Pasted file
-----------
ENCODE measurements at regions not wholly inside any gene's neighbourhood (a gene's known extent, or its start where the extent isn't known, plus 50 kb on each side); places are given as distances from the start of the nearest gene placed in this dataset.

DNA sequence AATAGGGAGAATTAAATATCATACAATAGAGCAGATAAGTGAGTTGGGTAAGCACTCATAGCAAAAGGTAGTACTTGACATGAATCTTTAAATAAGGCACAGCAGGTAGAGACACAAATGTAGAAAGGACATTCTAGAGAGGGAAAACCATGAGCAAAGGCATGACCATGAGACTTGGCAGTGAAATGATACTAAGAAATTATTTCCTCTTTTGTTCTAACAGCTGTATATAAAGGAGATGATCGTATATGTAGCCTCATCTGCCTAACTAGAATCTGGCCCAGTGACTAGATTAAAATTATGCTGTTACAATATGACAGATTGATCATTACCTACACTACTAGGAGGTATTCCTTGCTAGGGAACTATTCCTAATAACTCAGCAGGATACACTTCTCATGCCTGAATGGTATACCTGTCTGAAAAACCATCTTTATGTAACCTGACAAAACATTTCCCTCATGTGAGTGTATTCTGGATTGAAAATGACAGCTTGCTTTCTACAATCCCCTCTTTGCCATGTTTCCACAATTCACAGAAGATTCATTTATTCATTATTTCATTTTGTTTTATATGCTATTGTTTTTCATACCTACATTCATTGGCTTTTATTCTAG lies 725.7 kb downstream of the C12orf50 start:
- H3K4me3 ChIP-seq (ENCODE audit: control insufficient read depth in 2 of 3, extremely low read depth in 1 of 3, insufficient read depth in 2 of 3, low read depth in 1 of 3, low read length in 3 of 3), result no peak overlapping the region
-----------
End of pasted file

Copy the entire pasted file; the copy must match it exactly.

ENCODE measurements at regions not wholly inside any gene's neighbourhood (a gene's known extent, or its start where the extent isn't known, plus 50 kb on each side); places are given as distances from the start of the nearest gene placed in this dataset.

DNA sequence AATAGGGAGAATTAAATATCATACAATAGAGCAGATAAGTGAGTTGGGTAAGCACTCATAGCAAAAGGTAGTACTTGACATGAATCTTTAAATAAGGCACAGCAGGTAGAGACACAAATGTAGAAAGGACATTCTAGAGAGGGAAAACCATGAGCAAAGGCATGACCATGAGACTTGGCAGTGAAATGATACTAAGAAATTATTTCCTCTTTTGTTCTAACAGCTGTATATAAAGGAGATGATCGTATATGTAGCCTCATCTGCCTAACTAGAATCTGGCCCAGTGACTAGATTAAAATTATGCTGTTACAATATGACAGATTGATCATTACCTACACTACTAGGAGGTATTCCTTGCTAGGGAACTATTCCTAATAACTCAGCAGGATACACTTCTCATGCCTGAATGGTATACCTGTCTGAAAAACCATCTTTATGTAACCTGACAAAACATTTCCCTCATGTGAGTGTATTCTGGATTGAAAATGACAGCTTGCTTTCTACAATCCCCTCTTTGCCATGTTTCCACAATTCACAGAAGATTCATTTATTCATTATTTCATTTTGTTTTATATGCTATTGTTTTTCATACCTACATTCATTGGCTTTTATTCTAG lies 725.7 kb downstream of the C12orf50 start:
- H3K4me3 ChIP-seq (ENCODE audit: control insufficient read depth in 2 of 3, extremely low read depth in 1 of 3, insufficient read depth in 2 of 3, low read depth in 1 of 3, low read length in 3 of 3), result no peak overlapping the region